Same software, same pros and cons
Since these are mostly the same tablet, I found myself using them both interchangeably. I spent most of my time reading comics via Hoopla or my own books in the Kindle app, watching movies on Prime Video and Disney+, shopping Amazon (or other retailers using the Silk browser app) and occasionally playing through a few levels of Candy Crush. The latter was made better by Game Mode, which mutes and hides notifications so you’re not interrupted while you’re playing.
The tablet basically lived on my couch and I picked it up any time I wanted a larger screen to work with than my iPhone XR. Sometimes I didn’t even have to pick it up thanks to hands-free Alexa, which lets you bark questions at the tablet when it’s sitting idly next to you. I also barely had to charge the thing: Amazon estimates up to 12 hours of use on both the Fire HD 8 and the HD 8 Plus. I used it for hours one night and woke up to it with almost the same amount of battery life as I left it. Also, both tablets lasted roughly 21 hours when faced with the battery test we usually run on Android devices.
TheFire HD 8 ran smoothly when I was using an app or playing a game, but navigating the Fire OS interface and doing things like turning on and off Show Mode produced a few seconds of lag time. The latter is Amazon’s way of turning a Fire tablet into an Echo Show — the standard app-grid interface disappears and you’re met with the same screen that you’d find on one of the company’s smart displays. If you buy a tablet stand or find another way to prop up the Fire HD 8, Show Mode makes it a good substitute for a standalone Echo device.
However, the more I reached for the Fire HD 8, the more inconveniences I found — not with the physical tablet, but with its software. The Fire HD 8 technically runs Android, but Fire OS is really something totally different — set your expectations accordingly. The Google Play Store isn’t natively available on Fire OS. Instead, you have Amazon’s “AppStore,” which has programs made specifically for Fire tablets and a smattering of Android apps — but Google apps are left out.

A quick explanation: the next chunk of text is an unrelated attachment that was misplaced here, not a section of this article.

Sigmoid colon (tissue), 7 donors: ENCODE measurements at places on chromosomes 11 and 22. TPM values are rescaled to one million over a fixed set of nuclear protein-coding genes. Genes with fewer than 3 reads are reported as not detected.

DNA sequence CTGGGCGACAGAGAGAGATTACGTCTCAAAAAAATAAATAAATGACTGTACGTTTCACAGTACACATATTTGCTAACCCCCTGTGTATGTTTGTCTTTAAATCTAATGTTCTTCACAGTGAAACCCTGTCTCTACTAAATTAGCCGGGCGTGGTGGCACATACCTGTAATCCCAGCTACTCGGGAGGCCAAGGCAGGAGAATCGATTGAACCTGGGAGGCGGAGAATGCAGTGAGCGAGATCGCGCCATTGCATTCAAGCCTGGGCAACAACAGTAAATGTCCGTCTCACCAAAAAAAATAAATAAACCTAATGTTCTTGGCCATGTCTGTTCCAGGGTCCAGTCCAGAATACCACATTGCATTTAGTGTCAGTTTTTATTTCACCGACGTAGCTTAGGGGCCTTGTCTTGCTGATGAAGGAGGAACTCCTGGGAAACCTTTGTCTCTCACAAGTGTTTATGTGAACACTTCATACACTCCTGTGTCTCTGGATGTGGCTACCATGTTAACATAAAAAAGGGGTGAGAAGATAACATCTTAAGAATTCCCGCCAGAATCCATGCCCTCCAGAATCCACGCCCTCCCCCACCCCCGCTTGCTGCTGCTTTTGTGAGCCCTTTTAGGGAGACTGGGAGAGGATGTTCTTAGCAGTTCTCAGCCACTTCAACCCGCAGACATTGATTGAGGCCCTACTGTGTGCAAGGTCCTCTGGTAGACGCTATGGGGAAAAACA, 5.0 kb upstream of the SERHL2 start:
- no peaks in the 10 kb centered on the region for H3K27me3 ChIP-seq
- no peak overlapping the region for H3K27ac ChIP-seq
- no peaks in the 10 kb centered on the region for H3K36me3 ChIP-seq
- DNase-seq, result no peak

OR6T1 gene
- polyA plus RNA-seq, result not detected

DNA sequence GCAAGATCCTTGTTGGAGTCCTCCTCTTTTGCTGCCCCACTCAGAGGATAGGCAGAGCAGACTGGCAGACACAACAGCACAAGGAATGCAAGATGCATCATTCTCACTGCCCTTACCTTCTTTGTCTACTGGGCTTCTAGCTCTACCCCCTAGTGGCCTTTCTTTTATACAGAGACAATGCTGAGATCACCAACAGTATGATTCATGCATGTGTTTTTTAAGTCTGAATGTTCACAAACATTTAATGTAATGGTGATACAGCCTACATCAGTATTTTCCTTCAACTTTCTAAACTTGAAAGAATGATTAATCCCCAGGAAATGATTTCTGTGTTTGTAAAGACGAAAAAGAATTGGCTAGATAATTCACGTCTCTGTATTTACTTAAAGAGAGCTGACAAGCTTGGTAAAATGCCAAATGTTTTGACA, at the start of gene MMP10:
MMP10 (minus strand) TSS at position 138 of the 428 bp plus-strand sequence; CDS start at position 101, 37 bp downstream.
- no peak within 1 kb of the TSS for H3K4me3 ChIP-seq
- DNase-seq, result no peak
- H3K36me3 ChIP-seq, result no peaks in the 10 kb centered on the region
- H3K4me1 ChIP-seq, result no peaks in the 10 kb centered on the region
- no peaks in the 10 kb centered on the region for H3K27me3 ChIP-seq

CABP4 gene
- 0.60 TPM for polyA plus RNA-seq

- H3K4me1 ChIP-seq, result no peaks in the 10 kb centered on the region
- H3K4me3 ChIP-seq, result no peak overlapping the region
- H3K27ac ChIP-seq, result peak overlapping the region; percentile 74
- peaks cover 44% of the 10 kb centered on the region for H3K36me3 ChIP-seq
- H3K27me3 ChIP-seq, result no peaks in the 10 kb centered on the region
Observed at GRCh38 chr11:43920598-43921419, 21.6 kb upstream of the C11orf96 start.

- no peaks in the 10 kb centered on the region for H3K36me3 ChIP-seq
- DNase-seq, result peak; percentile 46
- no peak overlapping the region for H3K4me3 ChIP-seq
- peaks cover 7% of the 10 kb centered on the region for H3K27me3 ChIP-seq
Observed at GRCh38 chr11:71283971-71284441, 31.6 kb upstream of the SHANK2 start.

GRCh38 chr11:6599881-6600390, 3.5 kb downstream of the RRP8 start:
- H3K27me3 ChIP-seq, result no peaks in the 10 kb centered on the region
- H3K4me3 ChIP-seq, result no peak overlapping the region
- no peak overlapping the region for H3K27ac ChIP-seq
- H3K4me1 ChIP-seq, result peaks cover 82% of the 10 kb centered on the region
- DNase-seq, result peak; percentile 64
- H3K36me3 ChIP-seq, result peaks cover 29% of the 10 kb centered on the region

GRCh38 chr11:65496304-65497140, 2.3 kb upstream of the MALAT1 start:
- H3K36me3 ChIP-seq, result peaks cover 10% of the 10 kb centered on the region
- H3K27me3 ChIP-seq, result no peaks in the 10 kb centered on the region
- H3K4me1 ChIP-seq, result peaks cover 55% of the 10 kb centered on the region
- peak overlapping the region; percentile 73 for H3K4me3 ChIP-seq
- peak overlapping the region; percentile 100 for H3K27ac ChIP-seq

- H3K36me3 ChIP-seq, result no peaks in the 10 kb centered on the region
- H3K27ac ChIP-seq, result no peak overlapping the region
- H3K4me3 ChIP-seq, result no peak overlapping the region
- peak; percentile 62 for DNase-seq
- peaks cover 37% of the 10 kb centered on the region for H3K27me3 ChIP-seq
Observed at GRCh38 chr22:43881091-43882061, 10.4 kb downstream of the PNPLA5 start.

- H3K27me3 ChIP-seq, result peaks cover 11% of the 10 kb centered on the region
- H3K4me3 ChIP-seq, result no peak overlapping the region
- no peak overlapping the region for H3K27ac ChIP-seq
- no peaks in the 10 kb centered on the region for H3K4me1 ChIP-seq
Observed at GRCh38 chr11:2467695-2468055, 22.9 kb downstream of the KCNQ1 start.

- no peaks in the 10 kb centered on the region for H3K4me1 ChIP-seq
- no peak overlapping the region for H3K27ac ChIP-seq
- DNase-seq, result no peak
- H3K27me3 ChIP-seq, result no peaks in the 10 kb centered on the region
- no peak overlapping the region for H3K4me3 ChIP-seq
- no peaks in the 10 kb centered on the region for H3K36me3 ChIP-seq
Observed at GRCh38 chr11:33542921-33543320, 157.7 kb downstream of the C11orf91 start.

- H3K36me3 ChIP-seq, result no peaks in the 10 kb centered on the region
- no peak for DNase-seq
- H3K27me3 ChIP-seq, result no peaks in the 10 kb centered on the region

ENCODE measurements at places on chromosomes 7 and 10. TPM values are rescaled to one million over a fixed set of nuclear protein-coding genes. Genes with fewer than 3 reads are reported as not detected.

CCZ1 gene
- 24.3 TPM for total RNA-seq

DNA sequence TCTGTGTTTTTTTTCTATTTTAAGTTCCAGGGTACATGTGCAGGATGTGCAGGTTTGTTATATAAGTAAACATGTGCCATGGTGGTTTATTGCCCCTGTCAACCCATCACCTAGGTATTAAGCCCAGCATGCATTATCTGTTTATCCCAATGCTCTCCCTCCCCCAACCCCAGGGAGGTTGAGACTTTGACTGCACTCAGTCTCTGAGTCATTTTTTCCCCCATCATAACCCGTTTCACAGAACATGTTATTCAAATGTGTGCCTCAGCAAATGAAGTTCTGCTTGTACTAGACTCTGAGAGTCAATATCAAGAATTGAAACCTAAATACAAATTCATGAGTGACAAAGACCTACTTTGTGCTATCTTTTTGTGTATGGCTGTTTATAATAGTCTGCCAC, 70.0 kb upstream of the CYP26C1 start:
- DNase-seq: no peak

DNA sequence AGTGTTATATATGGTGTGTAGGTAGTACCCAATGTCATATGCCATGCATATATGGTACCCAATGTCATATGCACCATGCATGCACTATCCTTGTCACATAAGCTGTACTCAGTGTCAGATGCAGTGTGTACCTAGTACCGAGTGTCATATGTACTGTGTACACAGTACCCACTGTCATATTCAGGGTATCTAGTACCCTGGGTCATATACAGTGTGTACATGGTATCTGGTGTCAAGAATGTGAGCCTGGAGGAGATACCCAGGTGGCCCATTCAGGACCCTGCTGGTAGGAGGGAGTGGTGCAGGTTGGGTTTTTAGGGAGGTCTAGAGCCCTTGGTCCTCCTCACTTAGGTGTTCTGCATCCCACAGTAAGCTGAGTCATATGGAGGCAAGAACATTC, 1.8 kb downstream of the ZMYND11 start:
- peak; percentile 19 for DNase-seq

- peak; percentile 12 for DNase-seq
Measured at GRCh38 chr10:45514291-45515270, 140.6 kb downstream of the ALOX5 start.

This has been a problem for the entirety of Fire OS’ existence. Instead of using Google Chrome, you have to use Amazon’s Silk browser; instead of Gmail, you’re left with a faintly-branded Amazon Email app, and the list goes on. This won’t be a huge issue if your life isn’t managed by Google services, but being forced to use Amazon’s imitation apps is not a great experience. To make things worse, many Android apps aren’t available at all in Amazon’s AppStore. So opting for an email app like Spark isn’t possible. And yes, while you can sideload the Play Store onto Fire tablets, that’s not something most users will want to deal with.
And we’ll probably never see the typical Android experience on Fire tablets. (I know, “never say never,” but I’m willing to go out on a limb here.) Fire OS is designed to keep Amazon products and services top of mind for the user — that means these tablets become a lot more useful if you’re entrenched in Amazon’s ecosystem. The homepages on the Fire HD 8 (Books, Video, Shop, Music, etc) are designed to make sure you’re using as many Amazon services as possible — even the ones you’re not currently paying for. Amazon Prime members will find they can do the most on Fire tablets simply because their Prime membership includes things like free ebooks with Prime Reading and access to the entire Prime Video library. If you don’t shop on Amazon often or use many of the company’s subscriptions and services, you may quickly feel suffocated by how much Amazon pushes its services in the interface of the Fire HD 8.
If you can keep your expectations in check, you won’t be as disappointed when you go to watch a YouTube video to find that you have to download a strange, third-party YouTube app or use the Silk browser. You’ll be less frustrated by the fact that the first things you see on your Fire tablet will always be a promo for a Prime Video original show or slideshow of books you might like that are available through Kindle Unlimited.
In fact, you might be pleasantly surprised by how capable Fire tablets are. I’d venture to say that most people can do most of the things they’d want to do on a regular basis with an Amazon tablet. In the case of the Fire HD 8, the experience is made better by its refined design, HD display and USB-C charging. It could very easily become your e-reader, tiny TV and smart speaker all in one. That’s a great deal for $90, and one that makes playing by Amazon’s rules a bit easier to swallow.
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